alt text

Since not all blobs will signify lines, we also needed a way to find out when the largest blob was at the primary station. Luckily, the left-most portion of our videos cut off where the primary station begins. To make this experiment more conducive to our mission, we will implement a check at the primary station to see if a line has been formed. This check will be based around the largest “blob” in the frame, however, if the “blob” is not by the Primary station(x amount of pixels from the left side) then we will not account for it. To account for giant blobs being outside the checkpoint, we use bounding boxes around our blobs. A bounding box is a box that is drawn around the extreme points of a blob. What’s useful about these bounding boxes is that we can get the x-coordinate of furthest-left or right edge of the blob. We then run another check for other significantly sized blobs of >25,000 pixels in area, draw a bounding box around that, then add the leftmost or rightmost bounding edge to the bounding edge of the largest blob depending on its relevant position to the largest blob on screen. We also add the areas of these significantly sized blobs to the largest blob area. This allows us to get a more accurate representation of which blobs are a part of the line. We then store the data of each blob area per minute corresponding to each day to use to create a graph afterwards. To smooth out each graph, we run a 1-D median filter as well as a Gaussian filter.


Due to the nature of this project we will not include the mp4 files that we had gathered through our experimentation. Rather, we have included the txt files in which we have saved the data that we have collected.

What we accomplished:

  1. Gained approval to film in the dining halls.
  2. Acquired a camera to film data
  3. Acquired the necessary data
  4. Developed a functional Background Subtraction Algorithm Using Open CV2
  5. Creating a graph for each day of the week to visually represent the data that we produce


Ideally, we would have recorded several weeks or months of data and then averaged out the data for each day of the week. However, this was not possible due to time constraints. Luckily, we are able to cross-reference our data with Google’s own graphs of Ross Dining Hall. If one searches the term “Ross Dining Hall hours” on, there is a section of the page called “popular times” that contains graphs of each day of the week that roughly indicates when peak hours are. Remember that for the scope of this project we are only interested in Ross lunch hours, between 11am to 2pm. Thus, our own results are compared with Google’s.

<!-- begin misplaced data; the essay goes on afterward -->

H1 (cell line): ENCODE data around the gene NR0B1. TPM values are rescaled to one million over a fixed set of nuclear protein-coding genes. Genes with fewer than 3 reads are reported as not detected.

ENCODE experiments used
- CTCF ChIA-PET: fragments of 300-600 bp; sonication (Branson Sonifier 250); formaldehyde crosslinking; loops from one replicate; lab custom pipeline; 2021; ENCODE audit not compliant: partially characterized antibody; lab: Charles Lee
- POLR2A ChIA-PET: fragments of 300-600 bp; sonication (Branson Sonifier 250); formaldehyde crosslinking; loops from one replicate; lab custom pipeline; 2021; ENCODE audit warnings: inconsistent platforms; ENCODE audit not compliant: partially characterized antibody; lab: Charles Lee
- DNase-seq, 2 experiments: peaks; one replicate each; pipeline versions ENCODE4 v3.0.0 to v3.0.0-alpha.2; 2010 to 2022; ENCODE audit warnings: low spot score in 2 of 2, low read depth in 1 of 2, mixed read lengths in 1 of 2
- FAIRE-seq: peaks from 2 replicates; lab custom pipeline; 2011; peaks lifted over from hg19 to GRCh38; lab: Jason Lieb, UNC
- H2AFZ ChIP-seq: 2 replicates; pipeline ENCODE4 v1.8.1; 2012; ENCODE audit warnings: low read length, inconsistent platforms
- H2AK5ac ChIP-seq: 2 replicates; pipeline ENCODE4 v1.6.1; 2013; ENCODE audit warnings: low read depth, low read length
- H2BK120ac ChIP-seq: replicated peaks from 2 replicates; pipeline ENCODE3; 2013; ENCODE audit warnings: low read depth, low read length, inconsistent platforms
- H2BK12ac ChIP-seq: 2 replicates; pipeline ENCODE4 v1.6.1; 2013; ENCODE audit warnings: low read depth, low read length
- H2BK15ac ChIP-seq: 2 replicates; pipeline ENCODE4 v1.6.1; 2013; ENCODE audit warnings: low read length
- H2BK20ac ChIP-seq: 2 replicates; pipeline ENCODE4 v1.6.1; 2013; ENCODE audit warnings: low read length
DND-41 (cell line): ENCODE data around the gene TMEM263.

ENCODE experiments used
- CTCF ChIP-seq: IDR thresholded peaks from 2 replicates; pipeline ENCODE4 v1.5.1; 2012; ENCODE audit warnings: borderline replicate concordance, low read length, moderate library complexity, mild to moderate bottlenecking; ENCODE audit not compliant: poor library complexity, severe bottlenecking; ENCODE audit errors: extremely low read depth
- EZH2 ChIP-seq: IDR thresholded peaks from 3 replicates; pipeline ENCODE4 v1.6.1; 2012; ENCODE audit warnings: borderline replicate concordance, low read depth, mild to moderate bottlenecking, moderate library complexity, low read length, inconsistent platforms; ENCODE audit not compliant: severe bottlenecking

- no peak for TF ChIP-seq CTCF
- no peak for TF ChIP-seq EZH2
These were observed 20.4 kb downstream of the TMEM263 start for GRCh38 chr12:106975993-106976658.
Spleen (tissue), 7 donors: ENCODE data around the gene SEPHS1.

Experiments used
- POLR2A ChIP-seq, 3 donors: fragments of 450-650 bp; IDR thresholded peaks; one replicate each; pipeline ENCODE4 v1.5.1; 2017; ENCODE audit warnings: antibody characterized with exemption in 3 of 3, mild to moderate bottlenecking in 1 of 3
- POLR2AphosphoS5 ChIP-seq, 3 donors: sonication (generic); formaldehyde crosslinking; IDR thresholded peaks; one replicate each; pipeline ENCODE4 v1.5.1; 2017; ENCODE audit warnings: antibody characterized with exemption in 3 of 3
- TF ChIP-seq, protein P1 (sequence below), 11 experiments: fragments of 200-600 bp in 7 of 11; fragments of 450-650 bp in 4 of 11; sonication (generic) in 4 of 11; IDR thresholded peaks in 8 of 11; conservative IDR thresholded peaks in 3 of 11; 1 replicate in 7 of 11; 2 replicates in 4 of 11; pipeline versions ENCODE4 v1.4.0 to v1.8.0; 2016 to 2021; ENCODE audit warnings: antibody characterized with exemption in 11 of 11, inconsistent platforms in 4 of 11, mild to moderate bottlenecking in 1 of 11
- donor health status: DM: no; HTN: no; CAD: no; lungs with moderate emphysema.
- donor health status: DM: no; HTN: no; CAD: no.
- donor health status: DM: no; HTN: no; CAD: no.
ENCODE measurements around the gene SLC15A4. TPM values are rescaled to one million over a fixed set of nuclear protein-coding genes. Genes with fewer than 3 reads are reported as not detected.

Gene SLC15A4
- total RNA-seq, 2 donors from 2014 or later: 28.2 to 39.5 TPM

While Google’s data is very rough and take data every hour (we took data every minute), we can see that our graphs are similar enough. In our graphs, we can come to the following conclusion of peak hours per day of the week:


We find peak hours to be close to noon and 1:00pm. This data doesn’t correlate well with Google’s data, nor our intuition of Ross’s lines at rush hour, which is generally at 12:15 on Mondays.

Our Results Google's Data
alt text alt text


The spike at the beginning of the graph is unclear to be reliable or not. Regardless, the data for this day is a lot smoother and readable. Peak hour starts at noon, in which the line stays long for about half an hour, dips for about 20 minutes, and peaks again at around 1:15pm. This appears consistent with Google’s graph.

Our Results Google's Data
alt text alt text


Peak times begin around noon again, with another peak happening at 12:45pm and 1:15pm. This is roughly consistent with Google’s graph.

Our Results Google's Data
alt text alt text


Peak times begin at 11:45am, and the line stays consistently long for the next hour and a half. This is very consistent with Google’s data.

Our Results Google's Data
alt text alt text


The line grows linearly beginning at 11:50 and grows to its peak at 12:15. The line stays long for roughly half an hour. This is consistent with Google’s data.

Our Results Google's Data
alt text alt text

Issues that we have faced:

Throughout the whole project we have had many issues, starting with acquiring the necessary permission to conduct this study. We first had to contact the Institutional Review Board to understand how to proceed, to which they directed us to the appropriate departments to consult. From there we then contacted the Dining Hall Staff, Human Resources, and Public Safety. Once we got the go ahead we also had to find the proper technology to capture our raw data. The largest hurdle that we have had to face, however, was losing one of our group members due to unforeseen circumstances. This severely set us back and forced us to change our approach in what the outcome of our study would be.

Future work:

Future work would include creating more accurate model utilizing a machine learning algorithm to give an estimate of how many people are in the frame waiting in line. We would have also liked to expand on the idea of establishing thresholds in which we can determine the fullness of ross dining hall and to be able to chart that change every day from 11-2 (which was our initial experiment).



Team H's CS452 final project: Ross Traffic Jam-Cam! Find out when Ross Dining hall has really long lines...